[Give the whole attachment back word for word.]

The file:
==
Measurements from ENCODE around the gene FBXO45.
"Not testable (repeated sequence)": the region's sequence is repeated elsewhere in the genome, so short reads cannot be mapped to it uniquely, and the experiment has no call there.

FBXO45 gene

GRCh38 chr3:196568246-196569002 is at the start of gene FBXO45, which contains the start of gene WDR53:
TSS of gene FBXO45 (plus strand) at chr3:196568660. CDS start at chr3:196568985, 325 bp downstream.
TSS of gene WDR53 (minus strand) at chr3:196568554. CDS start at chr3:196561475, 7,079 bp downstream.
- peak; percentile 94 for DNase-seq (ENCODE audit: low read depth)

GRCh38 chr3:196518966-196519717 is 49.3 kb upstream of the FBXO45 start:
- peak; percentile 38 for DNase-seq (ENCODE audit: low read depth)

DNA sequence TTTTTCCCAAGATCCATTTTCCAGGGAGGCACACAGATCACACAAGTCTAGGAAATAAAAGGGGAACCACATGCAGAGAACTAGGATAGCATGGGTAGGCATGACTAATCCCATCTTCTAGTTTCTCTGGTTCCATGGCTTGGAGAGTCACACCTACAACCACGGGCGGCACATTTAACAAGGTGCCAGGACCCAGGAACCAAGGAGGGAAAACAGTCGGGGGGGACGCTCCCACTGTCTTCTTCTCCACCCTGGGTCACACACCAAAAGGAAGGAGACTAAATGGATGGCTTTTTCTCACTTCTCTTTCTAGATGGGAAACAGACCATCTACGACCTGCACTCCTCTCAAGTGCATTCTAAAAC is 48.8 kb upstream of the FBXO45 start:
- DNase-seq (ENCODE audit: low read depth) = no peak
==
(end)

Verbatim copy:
Measurements from ENCODE around the gene FBXO45.
"Not testable (repeated sequence)": the region's sequence is repeated elsewhere in the genome, so short reads cannot be mapped to it uniquely, and the experiment has no call there.

FBXO45 gene

GRCh38 chr3:196568246-196569002 is at the start of gene FBXO45, which contains the start of gene WDR53:
TSS of gene FBXO45 (plus strand) at chr3:196568660. CDS start at chr3:196568985, 325 bp downstream.
TSS of gene WDR53 (minus strand) at chr3:196568554. CDS start at chr3:196561475, 7,079 bp downstream.
- peak; percentile 94 for DNase-seq (ENCODE audit: low read depth)

GRCh38 chr3:196518966-196519717 is 49.3 kb upstream of the FBXO45 start:
- peak; percentile 38 for DNase-seq (ENCODE audit: low read depth)

DNA sequence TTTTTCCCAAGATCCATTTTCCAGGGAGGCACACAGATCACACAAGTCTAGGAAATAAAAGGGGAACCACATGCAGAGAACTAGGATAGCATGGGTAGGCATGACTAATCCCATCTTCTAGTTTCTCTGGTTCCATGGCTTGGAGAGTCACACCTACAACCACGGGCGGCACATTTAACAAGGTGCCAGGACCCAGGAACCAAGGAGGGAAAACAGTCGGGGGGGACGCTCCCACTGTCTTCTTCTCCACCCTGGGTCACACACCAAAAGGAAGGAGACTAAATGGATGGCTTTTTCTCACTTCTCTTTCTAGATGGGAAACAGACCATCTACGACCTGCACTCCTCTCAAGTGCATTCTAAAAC is 48.8 kb upstream of the FBXO45 start:
- DNase-seq (ENCODE audit: low read depth) = no peak